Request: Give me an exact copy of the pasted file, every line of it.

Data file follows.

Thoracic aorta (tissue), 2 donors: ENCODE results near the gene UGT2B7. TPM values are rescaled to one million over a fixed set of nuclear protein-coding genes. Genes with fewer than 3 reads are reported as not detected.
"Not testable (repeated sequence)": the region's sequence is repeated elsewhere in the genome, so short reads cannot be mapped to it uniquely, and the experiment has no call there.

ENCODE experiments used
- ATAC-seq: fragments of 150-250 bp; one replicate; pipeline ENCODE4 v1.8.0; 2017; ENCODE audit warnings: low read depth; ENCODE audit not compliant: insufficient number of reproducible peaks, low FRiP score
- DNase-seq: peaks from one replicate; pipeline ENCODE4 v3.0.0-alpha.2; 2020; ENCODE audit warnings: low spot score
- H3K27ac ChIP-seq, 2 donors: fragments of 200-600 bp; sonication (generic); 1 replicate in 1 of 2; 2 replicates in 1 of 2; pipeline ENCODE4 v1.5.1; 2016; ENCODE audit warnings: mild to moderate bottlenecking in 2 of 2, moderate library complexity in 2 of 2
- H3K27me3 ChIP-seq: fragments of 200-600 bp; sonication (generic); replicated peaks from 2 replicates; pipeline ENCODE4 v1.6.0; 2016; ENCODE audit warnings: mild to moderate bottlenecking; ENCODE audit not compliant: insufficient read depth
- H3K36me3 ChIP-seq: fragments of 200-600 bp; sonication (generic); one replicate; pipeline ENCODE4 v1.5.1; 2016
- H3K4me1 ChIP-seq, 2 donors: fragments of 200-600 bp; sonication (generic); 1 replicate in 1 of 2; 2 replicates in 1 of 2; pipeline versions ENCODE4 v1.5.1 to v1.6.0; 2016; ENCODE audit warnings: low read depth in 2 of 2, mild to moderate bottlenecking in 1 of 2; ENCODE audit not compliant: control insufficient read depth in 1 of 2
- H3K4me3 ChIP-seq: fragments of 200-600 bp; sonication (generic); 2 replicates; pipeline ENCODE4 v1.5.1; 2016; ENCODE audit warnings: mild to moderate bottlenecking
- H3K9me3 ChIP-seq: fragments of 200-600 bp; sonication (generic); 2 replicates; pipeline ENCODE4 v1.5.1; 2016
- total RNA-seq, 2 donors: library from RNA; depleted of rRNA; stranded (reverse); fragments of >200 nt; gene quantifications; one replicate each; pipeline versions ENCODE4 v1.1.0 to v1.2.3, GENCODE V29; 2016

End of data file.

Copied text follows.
Thoracic aorta (tissue), 2 donors: ENCODE results near the gene UGT2B7. TPM values are rescaled to one million over a fixed set of nuclear protein-coding genes. Genes with fewer than 3 reads are reported as not detected.
"Not testable (repeated sequence)": the region's sequence is repeated elsewhere in the genome, so short reads cannot be mapped to it uniquely, and the experiment has no call there.

ENCODE experiments used
- ATAC-seq: fragments of 150-250 bp; one replicate; pipeline ENCODE4 v1.8.0; 2017; ENCODE audit warnings: low read depth; ENCODE audit not compliant: insufficient number of reproducible peaks, low FRiP score
- DNase-seq: peaks from one replicate; pipeline ENCODE4 v3.0.0-alpha.2; 2020; ENCODE audit warnings: low spot score
- H3K27ac ChIP-seq, 2 donors: fragments of 200-600 bp; sonication (generic); 1 replicate in 1 of 2; 2 replicates in 1 of 2; pipeline ENCODE4 v1.5.1; 2016; ENCODE audit warnings: mild to moderate bottlenecking in 2 of 2, moderate library complexity in 2 of 2
- H3K27me3 ChIP-seq: fragments of 200-600 bp; sonication (generic); replicated peaks from 2 replicates; pipeline ENCODE4 v1.6.0; 2016; ENCODE audit warnings: mild to moderate bottlenecking; ENCODE audit not compliant: insufficient read depth
- H3K36me3 ChIP-seq: fragments of 200-600 bp; sonication (generic); one replicate; pipeline ENCODE4 v1.5.1; 2016
- H3K4me1 ChIP-seq, 2 donors: fragments of 200-600 bp; sonication (generic); 1 replicate in 1 of 2; 2 replicates in 1 of 2; pipeline versions ENCODE4 v1.5.1 to v1.6.0; 2016; ENCODE audit warnings: low read depth in 2 of 2, mild to moderate bottlenecking in 1 of 2; ENCODE audit not compliant: control insufficient read depth in 1 of 2
- H3K4me3 ChIP-seq: fragments of 200-600 bp; sonication (generic); 2 replicates; pipeline ENCODE4 v1.5.1; 2016; ENCODE audit warnings: mild to moderate bottlenecking
- H3K9me3 ChIP-seq: fragments of 200-600 bp; sonication (generic); 2 replicates; pipeline ENCODE4 v1.5.1; 2016
- total RNA-seq, 2 donors: library from RNA; depleted of rRNA; stranded (reverse); fragments of >200 nt; gene quantifications; one replicate each; pipeline versions ENCODE4 v1.1.0 to v1.2.3, GENCODE V29; 2016